“Karaikhal Ammayar” and  ‘Sri Rama Charitha Geetham’ are two immortal contributions of Sri Sivan.  Each comprises of a number of songs elaborating the story.  The latter can be considered as a simplified version of Valmiki Ramayanam.  It is significant that it comprises of 24 songs in 24 different ragas in place of the 24000 slokas in Valmiki Ramayanam.  Many consider Sri Papanasam Sivan as a  re-incarnation of Saint Thyagaraja and refer  to him as Tamil Thyagayya, a title conferred on him by Simizhi Sundaram Iyer.

In some of Sivan’s compositions we find the mudra ‘Ramadasa’.  It is seen that Sivan has used this mudra rarely and only in such songs where the theme is abject surrender before the Lord.

Besides the classical songs, Sri Sivan has composed many songs for the films.  In these songs we find a harmonious blend of the classical and the light styles.  These songs were very popular and helped to enhance the popularity of the films in those days.  Unfortunately now the tastes have changed resulting in deterioration of standards too.  Perhaps it would be right to say that these film songs of Sivan helped to bring him from oblivion into lime light.  Songs like Maramanan (Indolam) Amba Manam Irangi (Panthuvarali) Pirava Varam (Lathangi) Vallayil Padum Vayal (Chenchurutti) are immortal songs and hold their own even to day.)

Though Sivan did not have many direct disciples, who did gurukula vasam under him musical wizards like Madurai Mani Iyer, Dr.  Ramanathan, Lalgudi Jayaraman, D.K. Jayaraman, M.S.Subbulekshmi and D.K. Patammal learned music at one time or the other under this great master.

Besides a composer par excellence, Sri Papanasam Sivan had great histrionic talents He has acted in many dramas and in a few films like Kubera Kuchela, Bhaktha Kuchela, Bhaktha Chetha and Thyagabhoomi.  By his natural acting he has enriched these films and has  greatly enhanced their popularity.

Sivan has given music concerts in a number of places all over India.  Though not blessed with a rich voice, he used to keep the audience spell bound by his masterly presentation of the Kritis.

Sri Sivan was a great organiser of Bhajan Ghoshtis.  In spite of his indifferent health during the later part of his career he used to participate in Bhajans during the month of Margazhi.  People used to partronise these in large numbers.  It is said that once in Madurai, Sri Sivan was participating in a Bhajan Ghoshti.  Nearby there was a Nadaswaram recital by a famous Nadaswara Vidwan to which people had flocked in large numbers.  But on hearing there was a Bhajan Ghoshti organised by Sri Sivan nearby, people melted away and finally the Nadaswara Vidwan an his party emulated the crowed. Sri Sivan was a great lover of nature.  Some of his songs bring out this trait in him.  Thus the song ‘Manam kulira” (Ragamalika) in  the film “Shakuntala” immoratalised by M.S. is a standing example.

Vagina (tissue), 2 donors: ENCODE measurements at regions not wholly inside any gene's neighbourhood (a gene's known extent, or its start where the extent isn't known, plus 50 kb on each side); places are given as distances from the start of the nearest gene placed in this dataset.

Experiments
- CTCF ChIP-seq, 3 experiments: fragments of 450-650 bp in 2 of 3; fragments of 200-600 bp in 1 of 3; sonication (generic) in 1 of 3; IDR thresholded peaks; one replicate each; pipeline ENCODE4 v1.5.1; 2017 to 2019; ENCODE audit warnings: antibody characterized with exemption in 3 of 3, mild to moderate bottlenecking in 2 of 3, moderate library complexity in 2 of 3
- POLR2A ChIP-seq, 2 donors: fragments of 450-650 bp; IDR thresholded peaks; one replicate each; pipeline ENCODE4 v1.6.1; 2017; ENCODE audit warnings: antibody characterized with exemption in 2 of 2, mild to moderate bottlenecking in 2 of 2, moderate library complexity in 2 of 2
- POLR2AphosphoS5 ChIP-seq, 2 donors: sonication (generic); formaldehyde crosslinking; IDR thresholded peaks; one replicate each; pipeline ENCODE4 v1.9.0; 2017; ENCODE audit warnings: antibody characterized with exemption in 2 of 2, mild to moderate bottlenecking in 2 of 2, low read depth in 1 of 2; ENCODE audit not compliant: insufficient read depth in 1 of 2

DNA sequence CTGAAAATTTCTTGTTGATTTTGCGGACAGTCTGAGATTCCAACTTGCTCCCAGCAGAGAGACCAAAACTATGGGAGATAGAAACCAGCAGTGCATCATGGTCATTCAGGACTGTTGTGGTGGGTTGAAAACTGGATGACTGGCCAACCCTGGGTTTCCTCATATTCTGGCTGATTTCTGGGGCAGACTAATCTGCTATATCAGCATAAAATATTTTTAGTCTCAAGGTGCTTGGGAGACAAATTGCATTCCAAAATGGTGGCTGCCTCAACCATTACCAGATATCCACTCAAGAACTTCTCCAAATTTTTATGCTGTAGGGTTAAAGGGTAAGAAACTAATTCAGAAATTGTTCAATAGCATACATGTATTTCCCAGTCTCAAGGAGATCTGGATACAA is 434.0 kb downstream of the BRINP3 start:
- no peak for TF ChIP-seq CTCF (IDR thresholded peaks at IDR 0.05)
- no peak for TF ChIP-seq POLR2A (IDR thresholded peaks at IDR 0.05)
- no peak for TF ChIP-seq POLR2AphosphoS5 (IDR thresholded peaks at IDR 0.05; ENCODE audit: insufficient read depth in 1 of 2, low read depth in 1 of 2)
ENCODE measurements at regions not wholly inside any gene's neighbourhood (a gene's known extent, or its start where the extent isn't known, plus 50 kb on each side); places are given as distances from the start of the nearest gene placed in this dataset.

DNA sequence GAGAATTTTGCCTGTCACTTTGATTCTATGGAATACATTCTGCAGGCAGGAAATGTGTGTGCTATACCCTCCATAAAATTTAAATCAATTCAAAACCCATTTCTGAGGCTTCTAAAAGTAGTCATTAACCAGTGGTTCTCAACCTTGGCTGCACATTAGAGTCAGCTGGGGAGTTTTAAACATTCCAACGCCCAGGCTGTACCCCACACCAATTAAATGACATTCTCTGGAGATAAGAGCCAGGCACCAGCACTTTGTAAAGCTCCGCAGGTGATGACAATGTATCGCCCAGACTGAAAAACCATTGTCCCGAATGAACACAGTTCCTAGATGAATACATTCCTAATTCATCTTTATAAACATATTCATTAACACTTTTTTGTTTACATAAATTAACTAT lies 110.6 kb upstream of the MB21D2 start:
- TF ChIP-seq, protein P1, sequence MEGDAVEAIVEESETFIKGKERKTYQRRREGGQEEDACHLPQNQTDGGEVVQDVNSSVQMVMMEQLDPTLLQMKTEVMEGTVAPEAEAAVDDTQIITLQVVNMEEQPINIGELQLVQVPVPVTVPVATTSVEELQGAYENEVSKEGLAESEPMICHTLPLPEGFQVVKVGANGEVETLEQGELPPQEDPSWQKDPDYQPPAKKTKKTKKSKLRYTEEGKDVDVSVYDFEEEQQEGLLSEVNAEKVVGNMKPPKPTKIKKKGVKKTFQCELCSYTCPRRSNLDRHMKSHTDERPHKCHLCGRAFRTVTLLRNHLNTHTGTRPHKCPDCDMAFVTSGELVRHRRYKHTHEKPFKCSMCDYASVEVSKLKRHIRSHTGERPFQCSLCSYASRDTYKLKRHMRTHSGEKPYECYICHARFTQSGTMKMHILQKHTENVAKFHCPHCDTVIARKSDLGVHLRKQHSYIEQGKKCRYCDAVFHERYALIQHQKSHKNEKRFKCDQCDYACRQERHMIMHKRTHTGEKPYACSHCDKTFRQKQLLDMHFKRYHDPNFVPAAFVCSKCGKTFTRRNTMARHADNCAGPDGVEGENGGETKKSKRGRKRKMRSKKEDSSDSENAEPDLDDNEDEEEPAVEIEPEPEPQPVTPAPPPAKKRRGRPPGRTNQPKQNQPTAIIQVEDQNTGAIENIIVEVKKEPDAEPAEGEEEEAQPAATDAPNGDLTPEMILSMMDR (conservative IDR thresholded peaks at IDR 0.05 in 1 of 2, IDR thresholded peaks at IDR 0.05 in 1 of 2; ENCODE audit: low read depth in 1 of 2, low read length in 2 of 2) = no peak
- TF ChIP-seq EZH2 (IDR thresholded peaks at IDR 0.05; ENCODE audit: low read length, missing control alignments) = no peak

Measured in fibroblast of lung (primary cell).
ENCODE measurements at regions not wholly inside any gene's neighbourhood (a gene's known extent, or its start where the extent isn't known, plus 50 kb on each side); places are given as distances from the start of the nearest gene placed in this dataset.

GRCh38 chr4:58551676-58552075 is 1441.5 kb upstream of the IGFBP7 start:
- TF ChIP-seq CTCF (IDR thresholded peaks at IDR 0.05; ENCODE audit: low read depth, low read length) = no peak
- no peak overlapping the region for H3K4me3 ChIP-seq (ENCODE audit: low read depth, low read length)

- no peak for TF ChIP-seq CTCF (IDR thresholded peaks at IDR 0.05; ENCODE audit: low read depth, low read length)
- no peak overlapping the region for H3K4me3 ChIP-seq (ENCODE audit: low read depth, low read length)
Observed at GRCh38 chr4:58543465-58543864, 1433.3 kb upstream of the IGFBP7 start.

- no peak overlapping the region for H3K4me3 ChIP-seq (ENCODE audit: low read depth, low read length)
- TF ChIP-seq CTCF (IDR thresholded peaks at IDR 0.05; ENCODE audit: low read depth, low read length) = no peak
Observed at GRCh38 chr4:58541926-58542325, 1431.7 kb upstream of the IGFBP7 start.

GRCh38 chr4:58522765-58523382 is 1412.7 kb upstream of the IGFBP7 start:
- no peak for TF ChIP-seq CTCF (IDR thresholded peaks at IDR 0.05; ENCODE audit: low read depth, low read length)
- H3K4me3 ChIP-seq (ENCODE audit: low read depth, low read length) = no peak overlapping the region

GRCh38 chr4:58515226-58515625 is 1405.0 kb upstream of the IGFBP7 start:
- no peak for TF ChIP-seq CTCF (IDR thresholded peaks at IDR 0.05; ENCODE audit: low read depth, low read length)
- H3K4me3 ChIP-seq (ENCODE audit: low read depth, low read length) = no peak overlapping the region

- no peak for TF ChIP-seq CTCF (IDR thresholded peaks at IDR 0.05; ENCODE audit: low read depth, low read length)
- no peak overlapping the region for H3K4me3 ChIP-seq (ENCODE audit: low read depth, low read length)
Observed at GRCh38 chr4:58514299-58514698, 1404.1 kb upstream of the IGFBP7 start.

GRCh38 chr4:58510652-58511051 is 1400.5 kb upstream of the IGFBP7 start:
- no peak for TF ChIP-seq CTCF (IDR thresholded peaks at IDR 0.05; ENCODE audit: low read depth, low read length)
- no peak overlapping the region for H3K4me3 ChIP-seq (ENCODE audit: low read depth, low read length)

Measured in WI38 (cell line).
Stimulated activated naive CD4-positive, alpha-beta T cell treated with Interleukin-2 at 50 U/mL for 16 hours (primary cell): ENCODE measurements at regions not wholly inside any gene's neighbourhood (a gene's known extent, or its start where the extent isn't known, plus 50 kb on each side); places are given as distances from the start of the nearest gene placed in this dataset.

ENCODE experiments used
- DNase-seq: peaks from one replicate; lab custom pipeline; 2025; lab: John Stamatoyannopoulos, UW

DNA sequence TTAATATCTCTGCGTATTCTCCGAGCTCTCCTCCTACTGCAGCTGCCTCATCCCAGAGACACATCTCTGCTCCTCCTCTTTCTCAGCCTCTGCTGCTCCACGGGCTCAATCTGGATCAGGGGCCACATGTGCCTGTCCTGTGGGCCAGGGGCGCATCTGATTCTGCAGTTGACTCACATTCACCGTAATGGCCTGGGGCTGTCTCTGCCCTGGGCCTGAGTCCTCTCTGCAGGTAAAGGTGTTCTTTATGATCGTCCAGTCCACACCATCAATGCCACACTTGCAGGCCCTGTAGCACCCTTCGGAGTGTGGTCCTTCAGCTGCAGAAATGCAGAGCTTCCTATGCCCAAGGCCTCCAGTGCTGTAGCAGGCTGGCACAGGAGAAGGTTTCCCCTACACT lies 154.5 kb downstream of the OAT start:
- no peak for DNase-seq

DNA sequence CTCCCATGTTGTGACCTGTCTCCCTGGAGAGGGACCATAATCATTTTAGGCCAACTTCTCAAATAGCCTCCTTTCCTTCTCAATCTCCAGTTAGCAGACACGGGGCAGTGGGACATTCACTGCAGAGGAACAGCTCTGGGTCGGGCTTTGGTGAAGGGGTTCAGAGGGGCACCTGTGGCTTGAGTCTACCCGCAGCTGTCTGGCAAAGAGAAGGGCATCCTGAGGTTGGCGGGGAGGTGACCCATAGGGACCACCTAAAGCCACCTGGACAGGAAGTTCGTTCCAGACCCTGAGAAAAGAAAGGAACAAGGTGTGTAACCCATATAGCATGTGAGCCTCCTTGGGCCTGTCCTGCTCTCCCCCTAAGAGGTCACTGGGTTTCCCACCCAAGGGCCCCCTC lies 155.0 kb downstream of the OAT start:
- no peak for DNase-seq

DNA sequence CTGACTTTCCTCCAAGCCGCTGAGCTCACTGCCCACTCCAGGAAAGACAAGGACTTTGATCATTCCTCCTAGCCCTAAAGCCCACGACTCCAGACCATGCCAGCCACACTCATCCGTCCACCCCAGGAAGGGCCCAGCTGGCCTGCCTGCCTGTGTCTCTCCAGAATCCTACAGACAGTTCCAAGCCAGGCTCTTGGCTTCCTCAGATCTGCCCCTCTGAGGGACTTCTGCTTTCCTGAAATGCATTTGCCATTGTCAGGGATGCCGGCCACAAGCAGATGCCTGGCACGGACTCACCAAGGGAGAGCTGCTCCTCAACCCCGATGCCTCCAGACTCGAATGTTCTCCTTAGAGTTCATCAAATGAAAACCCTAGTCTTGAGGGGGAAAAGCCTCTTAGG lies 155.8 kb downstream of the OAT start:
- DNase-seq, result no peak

Sri Sivan was also a great patriot.  He  has great love and respect for Sri Subramonia Bharathi.  The song Pamalaiklu Inai Undo (Harikamboji) is a manifestation of this.  Sri Sivan was close to national leaders like Dr.  Satyamurthi, Sri. Sreenivasa Iyengar and Sri Kasturi Renga Iyengar.

For a few years Sri Sivan was closely associated with Kalakshetra and Dr. Rukmini Arundale. She not only learned music under this great scholar but also entrusted to him the work of composing songs for the many dance dramas presented by her.  Sri Sivan also  worked as a music teacher in the Kalakshetra School.

Through his association with the film world both as a composer and as an actor Sri Sivan was able to earn a good income.  But his philanthropic outlook never induced him to use the money for his own personal comforts.  Thus the major part of his income was utilised to construct a Siva Temple in his native village.

Sri Sivan, always humble and modest, never went after favours and recognitions.  So it is not surprising that recongnition to this great master came as late as 1973.  In that year he was made a fellow of the Kendra Sangita Natak Akademy.  In the same year the title“ Padma Bhooshan” was conferred on him.  He was also the recipient of titles from the various music sabhas in Madras.  He has also preside over the annual music conference organised by the Music Academy, Madras which earned him the title “Sangita Kalanidhi”.

Sri Sivan attained the lotus feet of the Lord on 1st October, 1973.  Sri Sivan has left behind two sons and two daughters.  The youngest of them is Dr. Rukmini Ramani. Dr. Rukmini is carrying forward the torch left behind by her illustrious father.  She has already published a few compositions of Sri Sivan and is the Secretary of a Sabha in Madras run in the name of Sri  Sivan.  Both Dr. Rukmini and her son are giving concerts comprising of Sivan’s compositions. 

Let me conclude by quoting Sri. T. Sankara Menon of   Kalakshetra “The world of music is poorer by the loss of Sri Papanasam Sivan.  Perhaps we may have to wait for a pretty long time to have another like him who belonged to the direct line of great composers and who  like him would make our country resound with sweet and noble music.”